The whole family has post play depression! Just So was a fabulous success! Maybe it was because we were all involved in some way from me sewing costumes, and carpooling, to Tessie being a backstage assistant, to Downtown Dad building sets – and Bearly’s singing and dancing debut as Rhino, but it was a great way to spend those winter doldrums!
Just So, is Rudyard Kipling’s take on how all of the animals in the jungle got their unique shapes and colors after starting out all the same. It starts with all of the animals being fed up with the giant crab who rules the tides, alternately causing droughts and flooding. The Eldest magician, meets an elephants child, who ceaselessly asks questions. The magician pairs him up with a flightless kolokolo bird who knows everything. After learning that the giant crab favors the mouth of the great gray green greasy limpopo river as his feeding spot, the magician sends the two sailing off to politely ask the crab to stop playing with the sea. Along the way, they meet several animals who are in the process of becoming themselves. A giraffe and zebra, are tired of living with boring wildebeasts and running from a lascivious Leopard and Jaguire, who just want to take the ladies out to dinner. The girls pick up their hooves and trot from the high velt to the jungle, and in the process the jungle light changes their skin so they can better blend in. Unfortunately, the Leopard and Jaguire follow them and their skin is also changed, so the chase continues. In their travels, the Elephant’s Child, who does not yet have a trunk, and the flightless Kolokolo Bird, who has not yet learned to fly, come upon a deserted island, inhabited by a reclusive Parsee Man and his beloved Cooking Stove. The Parsee man is sad because due to the unpredictable tides, he has no ingredients with which to bake a cake in his marvelous cooking stove. Also on this deserted island lives a very bad mannered Rhino who’s skin, while thick, is very smooth. Rhino, a combination of Elvis and Jackie Gleason, accompanied by his posse of birds wonders if anyone can think of something nice that they can say about a Rhino. While fully aware of his lack of manners, he is very proud of his thick skin. He laments the lack of cakes, and the Parsee Man’s stingy nature. The Koloko Bird and the Elephant’s Child pursuade the Parsee Man to bake one of his world famous cakes using his emergency rations. The rations sing and dance as the Parsee Man teaches everyone to walk the Parsee cake cake walk walk. In the midst of this, the Rhino smells a cake being baked and returns. Just as the cake is finished baking – he steals it – thus angering the Parsee Man. Another creature they encounter is the Kangaroo who tells them both the story of how he once had a shape like all the other animals until two yellow dingo dogs chased him all over Austrailia, causing his legs to grow in leaps and bounds. The journey progresses, and the Kolokolo bird tires of the Elephant Child’s questions, so she goes off on her own, only to be taken captive by the Jaguire and the Leopard. The Elephant’s Child saves her, but again she runs off. This time she sees other birds flying and we learn that behind her know-it-all attitude, she is very afraid – mostly of flying. While she is away from the Elephant’s Child, he again encounters the Parsee Man, The Cooking Stove and the Rhino who are still fighting. Now the Rhino’s smooth skin is baggy and wrinkled. The Elephant’s Child being curious, asks how that happened. The Rhino tearfully relates the story of how on one fearsome hot day he took off his skin to take a dip in the river. As he was cooling off, The Parsee Man, filled the Rhino’s empty skin with cake crumbs, all that was left of the cake that was stolen – so that when he put his skin back on it tickled and itched so that he stretched and scratched and pulled his beautiful skin all out of shape. Despite this tragedy, the Elephant’s Child and the Cooking Stove are able to mediate a truce between the Parsee Man and Rhino and they become best friends. The Elephant Child realizes that he has found the great gray green greasy limpopo river at last! He asks the first creature he sees to help him find the crab. That creature is a giant crocodile who tries to eat the Elephant’s child. His head stuck in the crocodile’s jaws, the Elephant’s Child cries out for the Kolokolo Bird to help him. The Kolokolo Bird, having at last learned how to fly swoops in and pulls the Elephant’s child out of the Crocodile’s mouth, stretching his nose into a trunk.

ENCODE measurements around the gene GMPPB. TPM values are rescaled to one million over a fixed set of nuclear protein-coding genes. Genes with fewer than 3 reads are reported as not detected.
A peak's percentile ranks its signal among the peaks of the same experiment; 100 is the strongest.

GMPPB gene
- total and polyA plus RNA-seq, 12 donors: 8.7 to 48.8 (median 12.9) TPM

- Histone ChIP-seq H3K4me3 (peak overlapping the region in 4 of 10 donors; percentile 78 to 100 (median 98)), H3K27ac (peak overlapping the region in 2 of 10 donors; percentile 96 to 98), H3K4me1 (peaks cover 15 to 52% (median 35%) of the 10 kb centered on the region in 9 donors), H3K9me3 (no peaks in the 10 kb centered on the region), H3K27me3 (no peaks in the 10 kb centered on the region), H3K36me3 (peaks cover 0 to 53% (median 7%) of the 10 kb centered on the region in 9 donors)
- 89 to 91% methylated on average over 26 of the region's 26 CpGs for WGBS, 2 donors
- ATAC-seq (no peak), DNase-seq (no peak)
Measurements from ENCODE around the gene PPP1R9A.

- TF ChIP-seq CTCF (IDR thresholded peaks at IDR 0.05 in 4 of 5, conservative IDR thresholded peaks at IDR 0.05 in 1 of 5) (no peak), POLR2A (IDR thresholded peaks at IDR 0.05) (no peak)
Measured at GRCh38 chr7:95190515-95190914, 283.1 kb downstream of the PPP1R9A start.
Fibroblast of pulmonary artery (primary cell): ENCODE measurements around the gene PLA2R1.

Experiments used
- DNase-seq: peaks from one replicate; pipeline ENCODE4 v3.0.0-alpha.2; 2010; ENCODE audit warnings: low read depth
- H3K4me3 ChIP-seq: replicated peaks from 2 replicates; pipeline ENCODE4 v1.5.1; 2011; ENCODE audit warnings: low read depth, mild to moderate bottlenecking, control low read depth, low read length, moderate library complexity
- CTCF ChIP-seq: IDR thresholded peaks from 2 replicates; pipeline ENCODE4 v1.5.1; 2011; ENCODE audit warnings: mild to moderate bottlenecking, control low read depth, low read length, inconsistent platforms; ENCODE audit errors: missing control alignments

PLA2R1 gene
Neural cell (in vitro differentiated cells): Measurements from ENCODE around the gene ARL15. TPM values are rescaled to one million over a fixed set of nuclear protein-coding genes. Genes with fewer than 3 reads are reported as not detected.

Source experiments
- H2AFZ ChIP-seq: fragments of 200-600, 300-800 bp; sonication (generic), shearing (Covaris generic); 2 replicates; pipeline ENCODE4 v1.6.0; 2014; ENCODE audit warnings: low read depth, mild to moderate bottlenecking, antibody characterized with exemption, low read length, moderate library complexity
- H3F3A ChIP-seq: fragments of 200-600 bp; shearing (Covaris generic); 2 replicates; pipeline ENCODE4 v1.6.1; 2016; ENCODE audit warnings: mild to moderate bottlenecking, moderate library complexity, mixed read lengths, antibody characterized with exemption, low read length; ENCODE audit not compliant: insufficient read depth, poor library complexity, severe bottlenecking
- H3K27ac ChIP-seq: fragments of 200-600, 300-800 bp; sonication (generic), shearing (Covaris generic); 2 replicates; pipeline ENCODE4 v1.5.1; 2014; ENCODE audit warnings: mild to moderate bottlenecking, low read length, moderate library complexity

All of the animals gather and help the Elephant’s Child convince the crab – who is not giant after all – to quit playing with the sea, and everyone lives happily ever after.